TOKYO – Nikita Nagornyy hung out with the rest of the Russian men’s gymnastics team, staring at the scoreboard and waiting.
What was in fact only a few moments seemed to the group representing the Russian Olympic Committee forever.
In a way it was.
For a quarter of a century, the Russians ceded the top of the medal standings at the Olympics to competitors. Japan. China. The United States.
When the score for Nagornyy’s floor routine finally flickers – 14,600, just enough to move past Japan and into first place – the reigning world champion shifts with joy, tears and cheerful shouts from his country’s name.
“Everyone here deserves this medal,” Nagornyy said. “I knew we were going to win all the time, and we just confirmed it.”
The Russian team’s total of 262,500 was just ahead of Japan’s 262,397 and China’s 261,8934. The Russians took the lead after the third rotation, although their grip on gold apparently appeared when Abliazin stepped out of bounds on floor practice. Dalaloyan, who competes on a heavy tire, removed the Achilles tendon just three months from the operation, also off limits.
Emerging Japanese star Daiki Hashimoto drilled a 15.1 on high beam to slip through China first. The hope of gold on Russia falls on Nagornyy, who was born just five months before the 1996 Olympic team won in Atlanta. An early sling forced him to scrap his initial routine. He improvised brilliantly and avenged a loss to Japan in Brazil five years ago.
“At the Olympics in Rio, we were weaker than the Japanese,” said Abliazin, who was with Nagornyy and Belyavskiy in the 2016 team. “It simply came to our notice then. We proved it at the world championships (in 2019) and proved it again. ”
The fact that the Russian flag and the country’s national anthem were not part of the ceremony – part of the punishment of the International Olympic Committee for doping problems in the country – hardly mattered. It has not changed the way the gold hangs around their necks. Or confirming the achievement for a team that is now the best in the world.
“Beating Japan at their home is an excellent result,” Abliazin said. “I think we can do even more.”
This can only happen if they can be healed. Two days after sobbing at the end of qualifying, Dalaloyan put the pain in his leg aside and was perhaps even better. He stuck the climb down on his safe, his feet apparently sucked on the mat.
Although the momentum of a tumbling pace during his floor routine carried him on the blue carpet, he recovered to place a 14,066, which is important during an event where every hundredth point counts.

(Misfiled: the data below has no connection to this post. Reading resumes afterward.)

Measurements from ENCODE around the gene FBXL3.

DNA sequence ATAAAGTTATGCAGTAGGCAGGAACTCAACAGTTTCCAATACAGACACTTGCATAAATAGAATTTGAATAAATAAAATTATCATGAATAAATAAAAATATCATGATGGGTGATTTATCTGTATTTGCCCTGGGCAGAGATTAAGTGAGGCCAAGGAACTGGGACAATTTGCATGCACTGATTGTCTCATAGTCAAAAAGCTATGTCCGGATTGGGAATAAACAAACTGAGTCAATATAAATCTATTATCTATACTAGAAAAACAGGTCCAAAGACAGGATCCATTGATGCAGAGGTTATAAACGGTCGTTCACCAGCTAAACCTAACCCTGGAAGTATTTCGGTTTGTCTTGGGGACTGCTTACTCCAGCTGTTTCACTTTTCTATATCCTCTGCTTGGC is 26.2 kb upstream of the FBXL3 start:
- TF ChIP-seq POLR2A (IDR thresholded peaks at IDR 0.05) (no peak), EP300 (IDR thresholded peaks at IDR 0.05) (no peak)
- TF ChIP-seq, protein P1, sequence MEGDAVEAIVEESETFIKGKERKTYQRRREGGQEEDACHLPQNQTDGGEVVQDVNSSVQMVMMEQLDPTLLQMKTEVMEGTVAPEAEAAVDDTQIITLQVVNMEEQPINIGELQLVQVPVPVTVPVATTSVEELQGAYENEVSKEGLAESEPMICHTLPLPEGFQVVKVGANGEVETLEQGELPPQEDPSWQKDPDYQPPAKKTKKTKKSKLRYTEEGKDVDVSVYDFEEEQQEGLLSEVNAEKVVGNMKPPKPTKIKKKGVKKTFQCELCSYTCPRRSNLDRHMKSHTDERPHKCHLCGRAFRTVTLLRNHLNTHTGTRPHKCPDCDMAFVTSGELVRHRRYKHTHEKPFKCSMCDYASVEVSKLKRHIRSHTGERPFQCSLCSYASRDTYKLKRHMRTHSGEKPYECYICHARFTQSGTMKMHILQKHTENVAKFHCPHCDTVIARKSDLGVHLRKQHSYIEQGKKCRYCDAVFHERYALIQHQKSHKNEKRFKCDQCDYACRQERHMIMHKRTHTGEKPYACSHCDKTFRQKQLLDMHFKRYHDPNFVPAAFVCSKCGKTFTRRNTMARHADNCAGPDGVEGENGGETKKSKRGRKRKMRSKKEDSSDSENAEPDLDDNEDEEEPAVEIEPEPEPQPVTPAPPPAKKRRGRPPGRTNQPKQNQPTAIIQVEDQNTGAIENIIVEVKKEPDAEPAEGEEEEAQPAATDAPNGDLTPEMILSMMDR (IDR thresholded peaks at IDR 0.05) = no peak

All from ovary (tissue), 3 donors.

“The emotions cover all the pain I felt,” Dalaloyan said. “So I feel fantastic. The emotions of the victory and the medal are great. We started calmly, but there were nerves at the end. It became very passionate. ”
The passion could be felt in the rumble of the Japanese after 19-year-old Hashimoto – the Japanese heiress to two-time Olympic champion Kohei Uchimura – delivered a nervous high ball series. Their cheers echoed through the mostly empty Ariake Gymnastics Center, and it seemed for a few minutes that it might be enough to overcome the Chinese as well as the Russians.
Hashimoto does not let him go that far.
“I knew I was not acting alone,” he said. “I wanted to do it for everyone. I’m excited. I was very happy when I finished. I did not even consider the color of the medal. I just knew I was delivering. ”
Silver, but not entirely gold. While acknowledging a bit of disappointment in the final result, Hashimoto quickly pointed out that the Japanese did not lose as much as the Russians won. However, other opportunities are likely to await a team whose members are all 25 or younger.
“Come Paris, we’re going to look for gold,” Tanigawa said.
It happens that it has to be tight all the time. Japan won gold in Rio de Janeiro in 2016. The Chinese named Russia a world title in 2018 and then swung positions a year later. The margins were razor sharp all the time. This is unlikely to change.
Great Britain took fourth place. The U.S. appears to be fourth ahead of a messy floor exercise in the final rotation, the only mistake in an otherwise solid event for the Americans in the three-time Olympics Sam Mikulak’s last event before retiring.
“Throughout the whole experience, these guys were rock solid,” Mikulak said of teammates Shane Wiskus, Yul Moldauer and Brody Malone. ‘It’s really cool to see these first beginners go out and shine like that. We really have a strong future for Team USA. ”